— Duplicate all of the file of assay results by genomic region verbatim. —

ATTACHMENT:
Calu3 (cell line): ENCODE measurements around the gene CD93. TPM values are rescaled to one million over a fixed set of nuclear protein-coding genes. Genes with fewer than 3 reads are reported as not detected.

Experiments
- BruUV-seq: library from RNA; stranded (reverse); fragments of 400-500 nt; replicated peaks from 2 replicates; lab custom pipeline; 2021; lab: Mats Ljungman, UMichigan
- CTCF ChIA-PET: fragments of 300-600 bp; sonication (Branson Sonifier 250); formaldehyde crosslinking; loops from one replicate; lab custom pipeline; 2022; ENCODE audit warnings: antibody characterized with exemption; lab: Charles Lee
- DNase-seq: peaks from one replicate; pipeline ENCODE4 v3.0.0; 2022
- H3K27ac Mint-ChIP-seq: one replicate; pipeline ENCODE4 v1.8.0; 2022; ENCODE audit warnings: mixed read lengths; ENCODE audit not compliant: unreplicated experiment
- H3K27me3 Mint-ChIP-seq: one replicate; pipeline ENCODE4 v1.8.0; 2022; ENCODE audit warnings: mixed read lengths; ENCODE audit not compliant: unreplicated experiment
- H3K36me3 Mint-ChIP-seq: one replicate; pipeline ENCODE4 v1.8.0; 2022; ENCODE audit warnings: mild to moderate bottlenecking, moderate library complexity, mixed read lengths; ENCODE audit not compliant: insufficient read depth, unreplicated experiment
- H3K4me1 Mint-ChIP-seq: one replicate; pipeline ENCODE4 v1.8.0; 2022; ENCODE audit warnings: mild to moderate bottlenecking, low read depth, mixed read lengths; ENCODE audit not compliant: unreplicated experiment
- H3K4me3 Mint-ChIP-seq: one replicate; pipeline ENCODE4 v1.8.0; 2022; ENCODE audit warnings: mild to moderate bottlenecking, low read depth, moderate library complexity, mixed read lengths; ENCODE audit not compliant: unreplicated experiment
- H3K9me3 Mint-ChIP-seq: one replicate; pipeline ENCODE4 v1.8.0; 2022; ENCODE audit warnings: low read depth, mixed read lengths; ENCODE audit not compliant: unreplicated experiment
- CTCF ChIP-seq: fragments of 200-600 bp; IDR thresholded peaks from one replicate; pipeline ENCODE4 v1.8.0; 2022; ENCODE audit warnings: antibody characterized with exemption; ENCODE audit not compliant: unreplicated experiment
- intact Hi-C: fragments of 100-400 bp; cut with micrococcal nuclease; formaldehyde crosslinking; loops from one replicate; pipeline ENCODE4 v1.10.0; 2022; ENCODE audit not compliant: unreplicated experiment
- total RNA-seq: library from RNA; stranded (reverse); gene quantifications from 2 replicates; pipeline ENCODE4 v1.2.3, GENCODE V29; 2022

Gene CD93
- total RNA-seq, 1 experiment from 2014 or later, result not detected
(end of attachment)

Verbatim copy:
Calu3 (cell line): ENCODE measurements around the gene CD93. TPM values are rescaled to one million over a fixed set of nuclear protein-coding genes. Genes with fewer than 3 reads are reported as not detected.

Experiments
- BruUV-seq: library from RNA; stranded (reverse); fragments of 400-500 nt; replicated peaks from 2 replicates; lab custom pipeline; 2021; lab: Mats Ljungman, UMichigan
- CTCF ChIA-PET: fragments of 300-600 bp; sonication (Branson Sonifier 250); formaldehyde crosslinking; loops from one replicate; lab custom pipeline; 2022; ENCODE audit warnings: antibody characterized with exemption; lab: Charles Lee
- DNase-seq: peaks from one replicate; pipeline ENCODE4 v3.0.0; 2022
- H3K27ac Mint-ChIP-seq: one replicate; pipeline ENCODE4 v1.8.0; 2022; ENCODE audit warnings: mixed read lengths; ENCODE audit not compliant: unreplicated experiment
- H3K27me3 Mint-ChIP-seq: one replicate; pipeline ENCODE4 v1.8.0; 2022; ENCODE audit warnings: mixed read lengths; ENCODE audit not compliant: unreplicated experiment
- H3K36me3 Mint-ChIP-seq: one replicate; pipeline ENCODE4 v1.8.0; 2022; ENCODE audit warnings: mild to moderate bottlenecking, moderate library complexity, mixed read lengths; ENCODE audit not compliant: insufficient read depth, unreplicated experiment
- H3K4me1 Mint-ChIP-seq: one replicate; pipeline ENCODE4 v1.8.0; 2022; ENCODE audit warnings: mild to moderate bottlenecking, low read depth, mixed read lengths; ENCODE audit not compliant: unreplicated experiment
- H3K4me3 Mint-ChIP-seq: one replicate; pipeline ENCODE4 v1.8.0; 2022; ENCODE audit warnings: mild to moderate bottlenecking, low read depth, moderate library complexity, mixed read lengths; ENCODE audit not compliant: unreplicated experiment
- H3K9me3 Mint-ChIP-seq: one replicate; pipeline ENCODE4 v1.8.0; 2022; ENCODE audit warnings: low read depth, mixed read lengths; ENCODE audit not compliant: unreplicated experiment
- CTCF ChIP-seq: fragments of 200-600 bp; IDR thresholded peaks from one replicate; pipeline ENCODE4 v1.8.0; 2022; ENCODE audit warnings: antibody characterized with exemption; ENCODE audit not compliant: unreplicated experiment
- intact Hi-C: fragments of 100-400 bp; cut with micrococcal nuclease; formaldehyde crosslinking; loops from one replicate; pipeline ENCODE4 v1.10.0; 2022; ENCODE audit not compliant: unreplicated experiment
- total RNA-seq: library from RNA; stranded (reverse); gene quantifications from 2 replicates; pipeline ENCODE4 v1.2.3, GENCODE V29; 2022

Gene CD93
- total RNA-seq, 1 experiment from 2014 or later, result not detected